If Parkland school shooter Nikolas Cruz had been sentenced to death, his daily life while awaiting execution would not have been easy. However, he would have enjoyed certain comforts: his own cell, meals three times a day, clean clothes and towels, and no requirement to work.
But after being sentenced to life in state prison, his life behind bars is shaping up to be gruesome and possibly violent.
Prison experts say that when Cruz is assigned to live among the prison population, he will likely have a cellmate, be ordered to do prison work and be forced to interact with other inmates at meal times and in a room. playground. He will have to navigate the strange and often violent social hierarchy of prison life, complicated by his notoriety as a mass murderer and his history of mental disorders.
“Never in my career have I come across anyone like him in terms of his incredible lack of social skills and his incredible lack of reading of social situations. Those are the skills someone needs to function in a very difficult social world, and in the day-to-day life of the Florida Department of Corrections,” said Heather Holmes, a South Florida forensic psychologist who interviewed Cruz 12 times as part of his work with his defense team.
“They are going to take advantage of him. They’re going to take things away from him: his food, his socks, his shoes. And he weighs 125 pounds. He may know how to pull a trigger, but he doesn’t know how to fight.”
Cruz, 24, will not be in the custody of the Florida Department of Corrections (DOC) until after he is officially sentenced on November 1 for the fatal shooting of 14 students and three educators at Parkland’s Marjory Stoneman Douglas High School. . The stunning massacre was the deadliest school shooting in Florida.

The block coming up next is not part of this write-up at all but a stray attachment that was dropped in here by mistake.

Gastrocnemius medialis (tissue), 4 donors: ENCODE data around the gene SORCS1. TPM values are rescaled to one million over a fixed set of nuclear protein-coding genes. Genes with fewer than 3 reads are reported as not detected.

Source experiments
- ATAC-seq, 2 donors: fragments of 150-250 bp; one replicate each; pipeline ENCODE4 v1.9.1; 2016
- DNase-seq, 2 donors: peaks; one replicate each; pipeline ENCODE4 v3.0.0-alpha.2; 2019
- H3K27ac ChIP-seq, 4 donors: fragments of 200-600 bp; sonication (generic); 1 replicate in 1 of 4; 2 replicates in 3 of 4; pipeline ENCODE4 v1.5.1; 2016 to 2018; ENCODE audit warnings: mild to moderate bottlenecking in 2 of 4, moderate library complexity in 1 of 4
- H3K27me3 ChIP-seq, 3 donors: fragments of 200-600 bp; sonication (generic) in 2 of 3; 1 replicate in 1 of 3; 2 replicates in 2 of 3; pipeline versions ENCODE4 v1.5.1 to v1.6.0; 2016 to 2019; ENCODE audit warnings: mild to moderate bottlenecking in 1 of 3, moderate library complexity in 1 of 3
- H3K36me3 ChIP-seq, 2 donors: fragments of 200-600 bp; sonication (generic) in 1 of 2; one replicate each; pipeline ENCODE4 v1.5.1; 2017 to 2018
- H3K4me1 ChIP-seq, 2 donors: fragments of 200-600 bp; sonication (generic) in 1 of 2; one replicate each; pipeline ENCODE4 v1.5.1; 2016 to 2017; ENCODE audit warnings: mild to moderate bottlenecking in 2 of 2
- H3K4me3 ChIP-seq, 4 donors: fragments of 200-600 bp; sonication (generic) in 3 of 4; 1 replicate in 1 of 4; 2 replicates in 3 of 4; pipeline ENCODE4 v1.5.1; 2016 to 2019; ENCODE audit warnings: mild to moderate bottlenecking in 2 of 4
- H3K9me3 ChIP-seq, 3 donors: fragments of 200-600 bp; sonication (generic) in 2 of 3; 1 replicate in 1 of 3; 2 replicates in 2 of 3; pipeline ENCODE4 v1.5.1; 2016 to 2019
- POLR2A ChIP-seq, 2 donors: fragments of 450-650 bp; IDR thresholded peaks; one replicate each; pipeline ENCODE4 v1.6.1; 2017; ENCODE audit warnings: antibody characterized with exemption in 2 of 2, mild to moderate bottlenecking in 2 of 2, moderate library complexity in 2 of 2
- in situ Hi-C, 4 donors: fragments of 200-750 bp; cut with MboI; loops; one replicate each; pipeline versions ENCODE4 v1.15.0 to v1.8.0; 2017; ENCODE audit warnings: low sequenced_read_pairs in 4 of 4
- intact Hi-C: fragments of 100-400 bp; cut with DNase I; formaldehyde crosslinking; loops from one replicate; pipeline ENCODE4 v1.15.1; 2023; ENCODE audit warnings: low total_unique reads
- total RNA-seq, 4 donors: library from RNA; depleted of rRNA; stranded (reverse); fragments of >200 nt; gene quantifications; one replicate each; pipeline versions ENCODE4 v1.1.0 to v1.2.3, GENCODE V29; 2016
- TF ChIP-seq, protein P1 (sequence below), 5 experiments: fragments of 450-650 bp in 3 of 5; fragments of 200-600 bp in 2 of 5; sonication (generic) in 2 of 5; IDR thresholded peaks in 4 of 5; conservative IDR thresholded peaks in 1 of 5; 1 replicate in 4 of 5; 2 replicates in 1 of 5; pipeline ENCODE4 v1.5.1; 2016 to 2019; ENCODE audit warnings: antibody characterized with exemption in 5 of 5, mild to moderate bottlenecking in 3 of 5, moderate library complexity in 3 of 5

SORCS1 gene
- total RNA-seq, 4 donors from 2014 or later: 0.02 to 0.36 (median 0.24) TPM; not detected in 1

Last year he pleaded guilty to 17 counts of first-degree murder and 17 counts of attempted murder, setting up the “sentencing phase” trial in which 12 jurors considered only two options: the death penalty or life in prison. no chance of parole.
During the nearly three-month trial, Broward prosecutors portrayed Cruz as a calculated killer who craved the notoriety of becoming a bully at his school, carefully planning his attack and methodically shooting his victims, sometimes coming back to finish off the victims. injured students inside the freshman building. The Broward Public Defender’s Office argued that Cruz should be spared the death penalty because, among many reasons, he was mentally ill and brain-damaged in the womb of a biological mother who drank heavily.
Cruz will be sentenced after relatives of the dead have a chance to speak to the judge on Nov. 1. His sentence to prison is a fact. Legally, Broward Circuit Judge Elizabeth Scherer cannot overturn the jury’s decision, and prosecutors said they are not seeking to overturn the verdict.
During closing arguments, assistant public defender Melisa McNeill suggested that Cruz’s life behind bars would end due to natural causes or “whatever else might happen to him in jail.” Following last Thursday’s verdict, many frustrated family members said they expected the same.
“He’s going to have to take care of himself every second for the rest of his life,” said Linda Schulman, the mother of teacher Scott Beigel. “I should live in fear.”
After being sentenced, Cruz will be sent to the South Florida Reception Center, a facility where inmates are held briefly while prison officials determine their particular needs — such as mental health treatment and educational needs — and bed availability at facilities across the state. While he is there, Cruz will likely be placed in administrative confinement for his own safety.
The DOC declined to comment on Cruz’s future behind bars, referring a Miami Herald reporter to an inmate “orientation” manual posted online.
Whichever prison he ends up in, experts say Cruz likely won’t be with the general population right away, given the high-profile nature of his crimes. Rather, she is likely to place him in what is known as “protective management” with other inmates at risk, such as child molesters, inmates who have been threatened by debt, or even ex-cops.
In “protective management” inmates are expected to work, perhaps in the library, cleaning bathrooms, or as stretcher bearers in the sick bay. I would share a cell with another inmate. The cell would be connected to a common area guarded by a prison officer.